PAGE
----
The midseason finale, "A Good Man Goes To War," was an instant classic, with wrenching emotional punch and an insane twist.  One hour of television contained two of my favorite all time televised moments; the unspeakable terror of baby Melody dissolving in Amy's arms, followed quickly by the assurance that in the long run everything would be okay, because that baby would grow up to be the ass kicking River Song.  But, with an emotional impact that huge for both the characters and the audience, and the whole middle of that life to be played out, the show left itself with a vital question: where do we go from here?  Obviously, no matter how her adulthood plays out, Amy and Rory still want their child back, and the chance to raise her, and the Doctor has promised to give it to them, but how can we pull this off without completely rewriting history?  Unfortunately for a show about time travel, Steven Moffat and the rest of the show decided to rewrite history in a different way.  In the first episode after it broke for summer, it turns out Amy and Rory did get to raise their daughter, in the form of their childhood friend Mels, secretly their daughter all along.  Now, this raises a whole series of unaddressed questions, such as "Was melody transported through time from her last regeneration in mid twentieth century New York to late twentieth century England, or was she secretly pretending to be much younger than she actually is," and "If she was already brainwashed to kill The Doctor, was she actually her parent's friend or just manipulating them for years to gain access to him," or "Does it violate causality if you're the original catalyst for your parents hooking up?"  However, its most significant repercussion, and the only one stated outright in the episode, is that since Amy and Rory have already spent their entire lives entangled with their daughter's timestream, it makes attempting to rescue and raise her a moot point.

Now, you can label that as a brilliant strategy by The Doctor's enemies to protect their weapon, or a punt by writers who found that they had plot-twisted themselves into a corner, but my real issue is with what comes next: Amy and Rory just get over it.  The next two episodes of the show contain not a single line of dialogue, character moment, or even implication that this young married couple are learning to accept that they will never be able to raise the child they just learned that they have.  For other characters, this might have been understandable, but a child with Amy has been shown as Rory's idea of a perfect future since "Amy's Choice" in series 5.  But even beyond the wildly out of character moment, what makes this nonchalance infuriating is that these episodes are structured perfectly for metaphorical explorations of these adult fears.  "Night Terrors" has our human heroes thrown into a giant, empty doll's house, menaced by childhood icons, and sharing the house with a cranky old woman who is completely alone.  Add in the framing story of even a couple who cannot physically have children being parents while they are not and another kid with dangerous potential, and the symbolism is practically screaming, but none of the characters seem to hear it, let alone respond.  The next episode, "The Girl Who Waited," revolves around Amy literally growing old and bitter alone.  Seriously.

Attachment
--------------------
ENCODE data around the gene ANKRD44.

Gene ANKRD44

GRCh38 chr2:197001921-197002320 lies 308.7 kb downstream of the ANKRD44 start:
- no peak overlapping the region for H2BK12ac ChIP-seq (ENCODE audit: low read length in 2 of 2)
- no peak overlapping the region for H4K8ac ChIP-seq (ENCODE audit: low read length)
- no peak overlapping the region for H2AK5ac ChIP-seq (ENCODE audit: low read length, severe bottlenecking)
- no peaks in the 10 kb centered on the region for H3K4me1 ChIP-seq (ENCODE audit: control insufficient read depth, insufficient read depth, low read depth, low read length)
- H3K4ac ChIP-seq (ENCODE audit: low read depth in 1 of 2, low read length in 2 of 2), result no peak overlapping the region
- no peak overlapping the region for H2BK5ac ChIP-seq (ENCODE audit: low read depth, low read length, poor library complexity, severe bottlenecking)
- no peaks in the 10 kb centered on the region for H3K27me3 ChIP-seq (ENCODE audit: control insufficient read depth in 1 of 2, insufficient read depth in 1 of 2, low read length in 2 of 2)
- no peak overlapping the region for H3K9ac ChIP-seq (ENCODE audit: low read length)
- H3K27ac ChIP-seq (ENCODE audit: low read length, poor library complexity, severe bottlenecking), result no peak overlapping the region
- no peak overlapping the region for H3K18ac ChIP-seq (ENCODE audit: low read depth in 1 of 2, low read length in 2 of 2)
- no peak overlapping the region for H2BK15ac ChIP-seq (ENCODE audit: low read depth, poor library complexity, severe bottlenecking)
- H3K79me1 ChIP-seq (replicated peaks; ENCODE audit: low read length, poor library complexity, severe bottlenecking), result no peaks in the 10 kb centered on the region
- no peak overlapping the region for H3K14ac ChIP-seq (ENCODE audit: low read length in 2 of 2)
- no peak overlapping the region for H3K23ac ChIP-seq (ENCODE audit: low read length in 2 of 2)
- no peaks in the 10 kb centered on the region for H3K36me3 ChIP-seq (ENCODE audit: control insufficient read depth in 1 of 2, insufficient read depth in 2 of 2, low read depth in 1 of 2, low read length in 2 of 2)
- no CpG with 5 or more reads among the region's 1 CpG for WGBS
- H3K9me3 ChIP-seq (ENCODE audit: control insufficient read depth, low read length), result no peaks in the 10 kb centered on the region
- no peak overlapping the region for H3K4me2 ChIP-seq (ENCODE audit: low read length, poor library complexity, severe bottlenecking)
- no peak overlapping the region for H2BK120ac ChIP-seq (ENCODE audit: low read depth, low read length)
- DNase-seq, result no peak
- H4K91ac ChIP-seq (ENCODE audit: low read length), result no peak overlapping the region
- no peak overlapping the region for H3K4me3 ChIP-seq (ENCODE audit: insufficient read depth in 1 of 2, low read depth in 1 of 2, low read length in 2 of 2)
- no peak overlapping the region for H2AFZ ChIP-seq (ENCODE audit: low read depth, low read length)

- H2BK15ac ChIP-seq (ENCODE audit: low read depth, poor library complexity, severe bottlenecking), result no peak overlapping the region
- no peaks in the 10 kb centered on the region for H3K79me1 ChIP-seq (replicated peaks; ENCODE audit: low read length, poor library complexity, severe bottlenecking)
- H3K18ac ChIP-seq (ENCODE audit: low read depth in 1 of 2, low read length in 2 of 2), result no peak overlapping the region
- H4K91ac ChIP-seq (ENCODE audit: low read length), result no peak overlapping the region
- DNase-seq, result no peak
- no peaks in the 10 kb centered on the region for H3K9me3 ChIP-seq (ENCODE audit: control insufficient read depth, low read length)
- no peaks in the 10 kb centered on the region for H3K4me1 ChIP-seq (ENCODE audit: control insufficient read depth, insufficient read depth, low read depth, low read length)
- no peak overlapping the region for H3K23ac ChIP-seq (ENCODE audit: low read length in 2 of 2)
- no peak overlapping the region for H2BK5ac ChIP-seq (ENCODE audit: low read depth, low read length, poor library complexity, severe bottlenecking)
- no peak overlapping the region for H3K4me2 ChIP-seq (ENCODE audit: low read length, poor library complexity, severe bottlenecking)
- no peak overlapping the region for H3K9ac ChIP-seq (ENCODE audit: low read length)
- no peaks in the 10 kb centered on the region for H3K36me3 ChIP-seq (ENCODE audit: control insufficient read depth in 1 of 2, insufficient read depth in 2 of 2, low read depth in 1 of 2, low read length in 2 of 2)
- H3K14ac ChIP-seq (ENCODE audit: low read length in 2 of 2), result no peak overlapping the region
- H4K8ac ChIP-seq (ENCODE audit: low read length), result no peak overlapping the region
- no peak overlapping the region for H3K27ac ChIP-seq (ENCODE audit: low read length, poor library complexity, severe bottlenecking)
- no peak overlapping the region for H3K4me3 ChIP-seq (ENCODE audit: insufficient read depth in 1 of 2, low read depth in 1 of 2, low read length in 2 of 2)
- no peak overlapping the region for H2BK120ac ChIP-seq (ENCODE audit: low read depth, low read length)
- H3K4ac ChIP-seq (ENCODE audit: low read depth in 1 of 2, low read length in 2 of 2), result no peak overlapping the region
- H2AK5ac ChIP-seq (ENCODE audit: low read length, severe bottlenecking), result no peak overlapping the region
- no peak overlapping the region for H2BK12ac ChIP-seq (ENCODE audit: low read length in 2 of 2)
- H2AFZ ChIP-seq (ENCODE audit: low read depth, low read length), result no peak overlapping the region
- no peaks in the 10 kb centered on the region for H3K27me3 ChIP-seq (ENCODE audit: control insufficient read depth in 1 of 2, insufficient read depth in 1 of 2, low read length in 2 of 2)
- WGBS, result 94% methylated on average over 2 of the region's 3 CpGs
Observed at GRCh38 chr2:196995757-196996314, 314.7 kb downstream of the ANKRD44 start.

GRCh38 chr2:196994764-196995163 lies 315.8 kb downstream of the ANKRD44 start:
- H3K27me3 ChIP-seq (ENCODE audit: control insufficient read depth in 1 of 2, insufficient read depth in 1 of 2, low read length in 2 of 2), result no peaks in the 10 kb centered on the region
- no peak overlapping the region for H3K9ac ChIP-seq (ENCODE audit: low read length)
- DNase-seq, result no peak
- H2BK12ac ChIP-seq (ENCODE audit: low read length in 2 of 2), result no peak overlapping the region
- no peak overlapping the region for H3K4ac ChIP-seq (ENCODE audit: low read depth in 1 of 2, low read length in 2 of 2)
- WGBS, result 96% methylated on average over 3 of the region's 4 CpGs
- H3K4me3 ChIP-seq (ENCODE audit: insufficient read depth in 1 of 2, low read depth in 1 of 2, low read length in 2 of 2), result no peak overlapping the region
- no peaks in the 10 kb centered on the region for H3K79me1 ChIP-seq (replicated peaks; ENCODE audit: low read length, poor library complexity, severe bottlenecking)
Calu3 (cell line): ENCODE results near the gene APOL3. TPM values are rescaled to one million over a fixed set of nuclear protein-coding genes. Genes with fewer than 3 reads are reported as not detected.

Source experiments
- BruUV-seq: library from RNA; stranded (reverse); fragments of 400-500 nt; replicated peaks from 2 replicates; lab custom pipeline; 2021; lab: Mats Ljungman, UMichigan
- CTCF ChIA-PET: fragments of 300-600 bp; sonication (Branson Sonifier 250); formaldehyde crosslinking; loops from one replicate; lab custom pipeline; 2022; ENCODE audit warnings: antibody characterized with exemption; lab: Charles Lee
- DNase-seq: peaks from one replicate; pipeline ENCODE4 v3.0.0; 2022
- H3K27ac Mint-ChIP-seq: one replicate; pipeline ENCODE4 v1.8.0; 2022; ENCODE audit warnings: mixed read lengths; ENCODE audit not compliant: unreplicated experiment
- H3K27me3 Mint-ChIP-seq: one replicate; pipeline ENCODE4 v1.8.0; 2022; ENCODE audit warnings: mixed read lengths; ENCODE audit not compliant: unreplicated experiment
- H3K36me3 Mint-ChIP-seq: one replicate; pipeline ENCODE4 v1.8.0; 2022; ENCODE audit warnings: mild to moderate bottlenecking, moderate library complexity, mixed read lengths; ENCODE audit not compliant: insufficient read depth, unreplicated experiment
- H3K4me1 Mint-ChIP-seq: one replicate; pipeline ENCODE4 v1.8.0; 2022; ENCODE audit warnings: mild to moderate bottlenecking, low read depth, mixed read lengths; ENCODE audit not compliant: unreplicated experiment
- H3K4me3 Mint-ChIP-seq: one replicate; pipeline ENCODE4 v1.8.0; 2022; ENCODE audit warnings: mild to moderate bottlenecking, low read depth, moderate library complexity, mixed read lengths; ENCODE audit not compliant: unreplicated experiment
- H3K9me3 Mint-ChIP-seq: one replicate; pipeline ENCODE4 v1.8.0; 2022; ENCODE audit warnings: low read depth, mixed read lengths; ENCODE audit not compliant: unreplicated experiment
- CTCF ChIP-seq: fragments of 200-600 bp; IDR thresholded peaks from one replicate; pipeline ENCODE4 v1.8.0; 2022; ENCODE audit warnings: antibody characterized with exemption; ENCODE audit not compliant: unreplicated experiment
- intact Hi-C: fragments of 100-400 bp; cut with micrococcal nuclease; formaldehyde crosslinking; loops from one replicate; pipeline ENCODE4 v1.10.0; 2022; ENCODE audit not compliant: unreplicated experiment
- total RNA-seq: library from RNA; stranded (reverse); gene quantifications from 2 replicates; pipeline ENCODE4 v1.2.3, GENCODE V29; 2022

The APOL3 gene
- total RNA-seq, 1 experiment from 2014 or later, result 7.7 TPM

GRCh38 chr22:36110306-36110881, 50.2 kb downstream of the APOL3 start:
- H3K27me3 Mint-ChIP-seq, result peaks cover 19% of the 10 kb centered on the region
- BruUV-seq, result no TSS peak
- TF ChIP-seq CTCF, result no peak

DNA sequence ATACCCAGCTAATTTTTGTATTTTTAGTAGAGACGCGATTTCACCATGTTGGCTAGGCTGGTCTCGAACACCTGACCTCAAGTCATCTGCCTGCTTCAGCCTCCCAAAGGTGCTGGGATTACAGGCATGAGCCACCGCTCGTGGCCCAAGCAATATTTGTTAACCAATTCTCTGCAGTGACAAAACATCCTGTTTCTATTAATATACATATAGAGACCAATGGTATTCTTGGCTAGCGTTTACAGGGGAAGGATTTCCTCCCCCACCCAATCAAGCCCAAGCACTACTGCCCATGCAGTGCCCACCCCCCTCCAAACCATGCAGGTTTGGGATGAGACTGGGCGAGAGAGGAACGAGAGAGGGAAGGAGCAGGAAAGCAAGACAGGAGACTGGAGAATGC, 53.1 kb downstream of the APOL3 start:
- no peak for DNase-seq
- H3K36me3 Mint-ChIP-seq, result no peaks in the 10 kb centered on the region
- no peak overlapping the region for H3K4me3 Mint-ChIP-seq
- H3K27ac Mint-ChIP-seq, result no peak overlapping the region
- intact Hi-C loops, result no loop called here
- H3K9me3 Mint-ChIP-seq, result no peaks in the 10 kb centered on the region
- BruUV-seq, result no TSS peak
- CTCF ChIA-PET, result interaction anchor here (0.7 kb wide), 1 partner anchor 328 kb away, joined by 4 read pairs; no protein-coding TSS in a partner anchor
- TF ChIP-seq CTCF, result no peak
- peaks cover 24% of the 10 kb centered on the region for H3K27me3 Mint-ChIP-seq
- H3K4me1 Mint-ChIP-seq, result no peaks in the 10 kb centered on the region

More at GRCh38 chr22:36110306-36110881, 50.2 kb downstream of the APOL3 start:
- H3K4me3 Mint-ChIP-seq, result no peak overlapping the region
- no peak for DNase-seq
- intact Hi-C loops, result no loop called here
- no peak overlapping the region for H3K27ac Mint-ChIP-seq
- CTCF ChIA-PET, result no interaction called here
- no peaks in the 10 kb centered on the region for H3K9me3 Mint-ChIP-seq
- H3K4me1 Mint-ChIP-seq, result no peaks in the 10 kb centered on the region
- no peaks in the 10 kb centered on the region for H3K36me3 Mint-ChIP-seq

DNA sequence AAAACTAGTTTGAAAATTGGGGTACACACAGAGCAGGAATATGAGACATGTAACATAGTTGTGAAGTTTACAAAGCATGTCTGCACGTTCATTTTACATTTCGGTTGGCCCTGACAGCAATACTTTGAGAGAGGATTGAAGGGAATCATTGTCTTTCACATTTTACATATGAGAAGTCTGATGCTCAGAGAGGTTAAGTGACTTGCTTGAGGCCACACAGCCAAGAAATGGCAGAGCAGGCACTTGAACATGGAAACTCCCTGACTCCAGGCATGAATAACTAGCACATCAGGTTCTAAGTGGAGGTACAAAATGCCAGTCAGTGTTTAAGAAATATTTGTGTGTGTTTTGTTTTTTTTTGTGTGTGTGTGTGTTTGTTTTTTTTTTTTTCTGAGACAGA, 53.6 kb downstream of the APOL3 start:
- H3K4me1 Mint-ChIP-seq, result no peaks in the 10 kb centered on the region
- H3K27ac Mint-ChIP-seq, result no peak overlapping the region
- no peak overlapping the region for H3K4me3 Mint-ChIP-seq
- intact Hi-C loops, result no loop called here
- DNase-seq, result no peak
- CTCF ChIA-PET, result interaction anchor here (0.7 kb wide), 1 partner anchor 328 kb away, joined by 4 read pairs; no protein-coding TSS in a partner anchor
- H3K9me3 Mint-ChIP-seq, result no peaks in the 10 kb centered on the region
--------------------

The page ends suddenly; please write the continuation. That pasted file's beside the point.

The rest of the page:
Of course, its possible that this is just subtlety and my desire for more explicit acknowledgement is just me being another brash American misunderstanding British television, but considering that "Night Terrors" was relocated from the first half of the show with very little alteration and "The Girl Who Waited" already uses its themes to explore Amy and Rory's relationship, I think its more likely that the potentially brilliant metaphors are entirely accidental.  There are also several reasons other than either lack of talent or active malevolence to either the characters or the fans (looking at you, people who bitch on fan forums) for this oversight.  Television writing is a collaborative process, even more than cinematic screenwriting.  A showrunner writes season premiers, finales, and event episodes, and provides the bones of a season long narrative that must be told in between.  Individual lead writers then craft independent ideas for episodes that fit somewhere in that progression, and incorporate the necessary elements of metaplot that showrunners discuss with them  Its entirely possible the rich symbolism of "Night Terrors" and "The Girl Who Waited" was simply lost in communication between showrunner and writer.  Its also possible that producers looked at the overall feel of the season and decided that there was too much baby stuff and emotional drama, and mandated that episodes in the interior of the season give us a monster of the week lull before the second half builds again to the season finale.

Whatever the reason, I think this is the single biggest missed opportunities in television that I can name.  With everything that is already going right for Doctor Who, this sustained emotional drama and brilliant use of the premise to create metaphor could have been the catalyst for a launch from 'universally critically respected genre program' to 'genius dramatic art in the same category as Breaking Bad.'  Maybe the remainder of this season still will be able to make that transition, but for this egregious oversight of perfect storytelling opportunities, I have to say for the first time since I started watching Doctor Who

I think I could've done better.

All I need now is an army of meanwhiles and neverweres